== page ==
{- |
We use a hierarchy of signal wrappers
in order to capture all features of a signal.

At the bottom there is the signal storage as described in "Synthesizer.Storage".
With the element type of the storage
you decide whether you want mono or stereo signal
and you decide on the precision, fixed point vs. floating point and so on.
However, due to Haskell's flexible type system
you don't need to decide finally on a type for your signal processing routines.
E.g. mono and stereo signals can be handled together
using the "Algebra.Module" class from the numeric-prelude package.
(An algebraic module is a vector space
without requiring availability of a division of scalars).

You can use the storage types directly
using the functions from "Synthesizer.Plain.Signal"
and "Synthesizer.Generic.Signal" and its cousins.
This is in a way simple,
since you do not have bother with units and complicated types,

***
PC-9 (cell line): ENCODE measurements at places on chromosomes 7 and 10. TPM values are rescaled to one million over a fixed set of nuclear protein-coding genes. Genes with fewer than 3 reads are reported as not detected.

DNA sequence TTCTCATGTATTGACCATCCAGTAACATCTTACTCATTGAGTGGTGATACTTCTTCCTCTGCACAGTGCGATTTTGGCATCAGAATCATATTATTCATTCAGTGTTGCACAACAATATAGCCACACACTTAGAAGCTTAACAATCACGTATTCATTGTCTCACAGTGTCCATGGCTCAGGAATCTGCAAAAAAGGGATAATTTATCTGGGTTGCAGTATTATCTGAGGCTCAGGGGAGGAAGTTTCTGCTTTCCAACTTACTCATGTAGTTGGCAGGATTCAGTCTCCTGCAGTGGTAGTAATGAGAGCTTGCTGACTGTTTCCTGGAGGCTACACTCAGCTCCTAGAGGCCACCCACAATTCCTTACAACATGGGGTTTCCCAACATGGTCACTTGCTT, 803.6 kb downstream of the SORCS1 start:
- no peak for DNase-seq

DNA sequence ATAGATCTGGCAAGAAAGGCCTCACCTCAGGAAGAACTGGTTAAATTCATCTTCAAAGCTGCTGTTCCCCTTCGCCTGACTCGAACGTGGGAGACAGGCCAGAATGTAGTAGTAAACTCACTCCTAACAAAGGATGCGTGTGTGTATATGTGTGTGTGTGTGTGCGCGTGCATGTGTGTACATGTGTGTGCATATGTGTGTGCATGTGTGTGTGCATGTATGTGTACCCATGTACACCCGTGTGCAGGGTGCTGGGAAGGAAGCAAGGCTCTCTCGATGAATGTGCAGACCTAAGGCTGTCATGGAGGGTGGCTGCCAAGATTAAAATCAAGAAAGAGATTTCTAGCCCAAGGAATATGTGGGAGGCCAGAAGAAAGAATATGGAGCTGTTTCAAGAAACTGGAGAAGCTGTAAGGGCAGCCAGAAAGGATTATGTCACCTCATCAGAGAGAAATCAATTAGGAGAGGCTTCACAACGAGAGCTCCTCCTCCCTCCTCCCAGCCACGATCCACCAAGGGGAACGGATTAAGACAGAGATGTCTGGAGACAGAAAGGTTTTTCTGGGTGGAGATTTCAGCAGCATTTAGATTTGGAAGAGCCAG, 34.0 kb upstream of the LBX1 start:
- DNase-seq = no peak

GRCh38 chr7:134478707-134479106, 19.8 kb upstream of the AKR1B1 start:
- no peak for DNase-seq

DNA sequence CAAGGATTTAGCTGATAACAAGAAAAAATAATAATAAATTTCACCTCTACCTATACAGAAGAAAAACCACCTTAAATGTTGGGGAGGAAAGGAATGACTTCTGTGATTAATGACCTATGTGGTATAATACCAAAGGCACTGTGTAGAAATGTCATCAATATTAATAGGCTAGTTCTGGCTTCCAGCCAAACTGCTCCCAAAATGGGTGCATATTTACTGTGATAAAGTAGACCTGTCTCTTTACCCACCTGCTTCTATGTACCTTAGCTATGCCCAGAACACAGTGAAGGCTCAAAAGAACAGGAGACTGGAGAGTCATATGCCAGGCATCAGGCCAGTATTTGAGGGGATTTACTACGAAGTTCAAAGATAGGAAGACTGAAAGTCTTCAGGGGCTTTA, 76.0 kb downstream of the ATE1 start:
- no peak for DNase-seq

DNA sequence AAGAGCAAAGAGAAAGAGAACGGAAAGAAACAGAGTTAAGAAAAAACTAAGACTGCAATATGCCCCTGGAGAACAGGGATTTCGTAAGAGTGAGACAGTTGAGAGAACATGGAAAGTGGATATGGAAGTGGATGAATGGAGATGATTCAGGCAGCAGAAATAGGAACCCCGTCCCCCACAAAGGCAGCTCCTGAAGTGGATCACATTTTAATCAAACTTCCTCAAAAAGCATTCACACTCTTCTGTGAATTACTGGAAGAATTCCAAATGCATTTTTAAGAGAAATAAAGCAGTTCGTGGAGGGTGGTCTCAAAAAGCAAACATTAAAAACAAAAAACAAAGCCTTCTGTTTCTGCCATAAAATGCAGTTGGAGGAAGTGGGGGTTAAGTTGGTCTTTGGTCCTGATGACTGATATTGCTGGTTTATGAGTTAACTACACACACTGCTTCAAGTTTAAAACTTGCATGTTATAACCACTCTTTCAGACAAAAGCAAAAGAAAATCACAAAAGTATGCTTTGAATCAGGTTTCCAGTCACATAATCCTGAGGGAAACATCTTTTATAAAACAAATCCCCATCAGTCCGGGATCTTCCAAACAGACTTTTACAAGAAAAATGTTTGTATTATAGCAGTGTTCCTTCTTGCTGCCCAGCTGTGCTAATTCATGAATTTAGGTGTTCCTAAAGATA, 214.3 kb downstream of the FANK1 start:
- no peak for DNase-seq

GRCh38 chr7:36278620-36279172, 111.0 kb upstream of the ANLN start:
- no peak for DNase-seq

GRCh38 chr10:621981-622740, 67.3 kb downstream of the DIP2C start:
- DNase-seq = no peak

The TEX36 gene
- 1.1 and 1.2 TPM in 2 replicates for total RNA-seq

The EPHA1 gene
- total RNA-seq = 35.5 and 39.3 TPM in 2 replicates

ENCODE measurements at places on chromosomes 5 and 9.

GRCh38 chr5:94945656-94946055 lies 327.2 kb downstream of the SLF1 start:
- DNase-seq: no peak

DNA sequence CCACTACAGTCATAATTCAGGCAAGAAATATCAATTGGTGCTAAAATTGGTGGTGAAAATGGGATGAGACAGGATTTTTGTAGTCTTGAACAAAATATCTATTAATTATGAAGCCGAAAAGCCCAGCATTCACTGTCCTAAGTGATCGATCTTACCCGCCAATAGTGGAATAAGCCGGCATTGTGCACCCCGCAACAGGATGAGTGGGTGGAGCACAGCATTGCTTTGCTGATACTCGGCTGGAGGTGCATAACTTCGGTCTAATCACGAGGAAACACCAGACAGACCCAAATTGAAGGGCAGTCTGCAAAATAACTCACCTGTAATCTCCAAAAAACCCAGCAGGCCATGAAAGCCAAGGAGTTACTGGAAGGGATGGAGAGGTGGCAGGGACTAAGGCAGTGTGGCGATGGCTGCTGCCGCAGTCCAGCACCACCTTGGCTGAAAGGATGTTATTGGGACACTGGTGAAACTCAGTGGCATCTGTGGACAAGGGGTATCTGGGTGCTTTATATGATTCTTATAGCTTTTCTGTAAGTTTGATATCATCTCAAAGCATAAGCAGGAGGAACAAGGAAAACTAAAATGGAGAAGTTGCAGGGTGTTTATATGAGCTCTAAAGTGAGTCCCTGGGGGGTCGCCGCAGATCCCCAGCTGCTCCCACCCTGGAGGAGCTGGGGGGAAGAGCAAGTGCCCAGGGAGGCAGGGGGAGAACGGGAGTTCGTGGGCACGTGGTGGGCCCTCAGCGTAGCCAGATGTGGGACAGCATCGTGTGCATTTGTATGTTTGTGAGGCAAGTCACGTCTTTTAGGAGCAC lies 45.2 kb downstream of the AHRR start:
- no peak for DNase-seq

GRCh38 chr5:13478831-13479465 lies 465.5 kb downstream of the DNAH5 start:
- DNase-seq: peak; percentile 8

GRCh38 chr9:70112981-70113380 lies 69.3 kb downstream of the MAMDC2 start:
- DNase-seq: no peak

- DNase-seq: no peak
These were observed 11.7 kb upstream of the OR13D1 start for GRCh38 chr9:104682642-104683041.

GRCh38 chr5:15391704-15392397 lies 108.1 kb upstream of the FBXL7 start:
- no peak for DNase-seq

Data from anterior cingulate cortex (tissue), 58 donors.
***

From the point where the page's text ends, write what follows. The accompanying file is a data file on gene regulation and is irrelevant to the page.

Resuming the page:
but you miss type safety and re-usability.
E.g. you have to give frequencies in ratios of the sampling rate.
If you later decide to change the sampling rate, you must rewrite all time and frequency values.
If you anticipate changes in sampling rate,
you may write those values as ratios of a global sampling rate
right from the start.
But you might want different sample rates
for some parts of the computation,
or you may want sample rates that have no time dimension,
but say, length dimension.
The advanced system described below handles all these cases for you.

Ok, we said that at the bottom, there is the signal storage.
The next level is the decision
whether the raw data is interpreted as straight or as cyclic signal.